Rally round the campfire, boys and girls.
We're going to sing a few choruses of "Kumbaya." Before it's too late.
Two items in today's New York Times provide further evidence of America's increasing fragmentation and polarization.
Item One: a series of new studies reveal the emergence of two new models for the American family -- those in which the parents are married and those in which they are just living together.
The number of couples who have kids and live together without getting married has increase twelvefold since 1970. There's nothing new about cohabitation or having kids out of wedlock; they were arguably among the natural consequences of the 1960s' sexual revolution. But the combination of the two does seem to be a new development, and it may have reached critical mass.
In fact, according to the National Survey of Family Growth, nearly half (42%) of pre-teens have lived with cohabiting parents, far more than the 24 percent whose parents have divorced.
Interestingly, this development seems to correlate with education. More than a third (34%) of white women with only a high school diploma have had a baby out of wedlock.In contrast, the rate for white college graduates is only about 2 percent.
Americans with only a high school diploma are far more likely to cohabit than are college graduates, according to the report. College-educated Americans are not only more likely to marry, they're far more likely to stay together. They not only can offer their kids more financial resources, they can also provide cultural advantages like exposure to the arts, foreign travel, and most importantly, stability.
As I've pointed out in this blog before, the education gap may be the most significant factor in creating an America of two classes.
Item two: David Campbell and Robert Putnam have figured out what truly motivates the Tea Party. Apparently, it isn't fundamentalist constitutionalism, as I suspected.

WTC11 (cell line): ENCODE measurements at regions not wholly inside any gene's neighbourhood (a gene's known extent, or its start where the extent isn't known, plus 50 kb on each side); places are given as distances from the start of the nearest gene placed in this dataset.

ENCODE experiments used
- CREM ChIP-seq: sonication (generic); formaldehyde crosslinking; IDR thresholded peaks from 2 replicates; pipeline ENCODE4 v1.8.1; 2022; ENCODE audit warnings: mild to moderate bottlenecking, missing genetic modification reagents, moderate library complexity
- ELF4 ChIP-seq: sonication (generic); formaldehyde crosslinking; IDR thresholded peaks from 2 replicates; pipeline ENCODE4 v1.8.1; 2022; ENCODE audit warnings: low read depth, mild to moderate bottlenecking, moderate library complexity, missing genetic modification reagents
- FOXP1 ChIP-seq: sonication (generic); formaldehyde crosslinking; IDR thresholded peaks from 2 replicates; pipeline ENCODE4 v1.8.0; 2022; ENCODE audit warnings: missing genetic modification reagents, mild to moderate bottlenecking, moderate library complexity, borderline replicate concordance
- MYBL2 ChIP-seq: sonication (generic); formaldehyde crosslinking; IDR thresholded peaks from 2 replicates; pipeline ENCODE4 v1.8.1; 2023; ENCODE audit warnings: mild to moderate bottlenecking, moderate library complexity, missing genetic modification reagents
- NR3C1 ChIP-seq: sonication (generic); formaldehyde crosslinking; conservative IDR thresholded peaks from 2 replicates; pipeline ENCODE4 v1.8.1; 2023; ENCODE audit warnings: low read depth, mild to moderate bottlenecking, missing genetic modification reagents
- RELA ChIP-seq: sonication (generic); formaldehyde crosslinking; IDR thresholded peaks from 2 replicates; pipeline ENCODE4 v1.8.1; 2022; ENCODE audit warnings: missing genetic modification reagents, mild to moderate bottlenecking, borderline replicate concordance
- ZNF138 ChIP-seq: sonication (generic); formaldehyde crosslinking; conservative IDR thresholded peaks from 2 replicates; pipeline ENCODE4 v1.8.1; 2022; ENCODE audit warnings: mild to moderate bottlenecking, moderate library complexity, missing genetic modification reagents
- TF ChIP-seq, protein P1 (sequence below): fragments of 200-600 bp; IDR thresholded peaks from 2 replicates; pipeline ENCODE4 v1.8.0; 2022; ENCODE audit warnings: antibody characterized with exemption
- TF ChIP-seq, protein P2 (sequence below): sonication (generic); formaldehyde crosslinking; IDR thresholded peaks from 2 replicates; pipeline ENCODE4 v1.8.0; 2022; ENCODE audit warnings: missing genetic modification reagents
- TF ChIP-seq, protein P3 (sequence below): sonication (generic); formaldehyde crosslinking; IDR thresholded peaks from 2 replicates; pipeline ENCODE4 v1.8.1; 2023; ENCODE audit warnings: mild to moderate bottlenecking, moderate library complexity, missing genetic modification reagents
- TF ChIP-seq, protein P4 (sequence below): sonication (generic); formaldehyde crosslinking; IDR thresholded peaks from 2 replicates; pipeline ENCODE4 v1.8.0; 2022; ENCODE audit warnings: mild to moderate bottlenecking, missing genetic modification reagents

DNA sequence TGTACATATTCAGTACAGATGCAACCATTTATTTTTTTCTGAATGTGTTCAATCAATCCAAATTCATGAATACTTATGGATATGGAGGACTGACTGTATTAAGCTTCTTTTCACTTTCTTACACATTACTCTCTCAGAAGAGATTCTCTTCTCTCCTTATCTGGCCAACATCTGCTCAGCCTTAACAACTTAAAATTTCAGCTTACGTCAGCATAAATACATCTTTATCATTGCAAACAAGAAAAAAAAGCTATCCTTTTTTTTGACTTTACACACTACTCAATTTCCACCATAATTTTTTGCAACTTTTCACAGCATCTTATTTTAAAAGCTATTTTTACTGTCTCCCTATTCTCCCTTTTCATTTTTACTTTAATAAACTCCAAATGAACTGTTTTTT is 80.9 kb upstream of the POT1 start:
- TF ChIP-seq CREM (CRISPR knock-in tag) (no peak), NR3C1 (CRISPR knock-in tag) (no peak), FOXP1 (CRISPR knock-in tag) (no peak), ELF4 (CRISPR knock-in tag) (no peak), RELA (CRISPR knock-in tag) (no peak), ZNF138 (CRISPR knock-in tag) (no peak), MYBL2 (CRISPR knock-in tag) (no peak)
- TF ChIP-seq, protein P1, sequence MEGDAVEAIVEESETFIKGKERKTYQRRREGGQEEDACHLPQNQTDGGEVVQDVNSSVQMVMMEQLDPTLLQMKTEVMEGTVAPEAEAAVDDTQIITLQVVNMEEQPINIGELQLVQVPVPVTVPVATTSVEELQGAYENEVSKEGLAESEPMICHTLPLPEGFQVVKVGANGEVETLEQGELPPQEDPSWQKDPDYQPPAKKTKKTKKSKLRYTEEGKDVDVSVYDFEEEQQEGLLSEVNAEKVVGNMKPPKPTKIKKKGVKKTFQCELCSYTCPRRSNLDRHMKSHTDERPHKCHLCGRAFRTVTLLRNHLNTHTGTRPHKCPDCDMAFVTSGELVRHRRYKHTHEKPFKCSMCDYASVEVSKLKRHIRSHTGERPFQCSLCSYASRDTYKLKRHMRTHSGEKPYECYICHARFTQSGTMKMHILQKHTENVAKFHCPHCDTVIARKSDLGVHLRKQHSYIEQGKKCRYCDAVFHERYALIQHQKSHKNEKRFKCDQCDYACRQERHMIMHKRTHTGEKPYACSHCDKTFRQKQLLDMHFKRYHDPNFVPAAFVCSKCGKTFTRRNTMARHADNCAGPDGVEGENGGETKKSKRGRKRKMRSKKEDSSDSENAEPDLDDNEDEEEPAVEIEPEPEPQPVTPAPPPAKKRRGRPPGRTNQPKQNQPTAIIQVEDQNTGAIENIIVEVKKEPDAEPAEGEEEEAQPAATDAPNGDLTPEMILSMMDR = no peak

It isn't anger about "Big Government" and fear of creeping European-style socialism. It's not a reaction to the Great Recession.
And, while a Republican voting record is the strongest predictor of Tea Party membership, that doesn't explain the fire in their belly. Lots of Republicans consider the Tea Party a bit kooky.
According to Campbell and Putnam's research, what drives the Tea Party rank and file is "a desire to see religion play a prominent role in politics."
As demonstrated in Michelle Bachman's victory in the Iowa straw poll, as well as in Rick Perry's rock star welcome into the GOP presidential primaries, Tea Partiers are looking for “deeply religious” candidates. They want religion brought into political debates.
"The Tea Party’s generals may say their overriding concern is a smaller government," Campbell and Putnam say, "but their rank and file are more concerned about putting God in government."
That's fodder for further political polarization because, as Campbell and Putnam point out, "while Americans have become slightly more conservative economically, they have swung even further in opposition to mingling religion and politics."
That may be why, in national polls, the Tea Party is about as unpopular as the Christian Right.
And why Campbell and Putnam warn that "today’s Tea Party parallels the anti-Vietnam War movement which rallied behind George S. McGovern in 1972."
Remember how many kumbaya moments that election provided?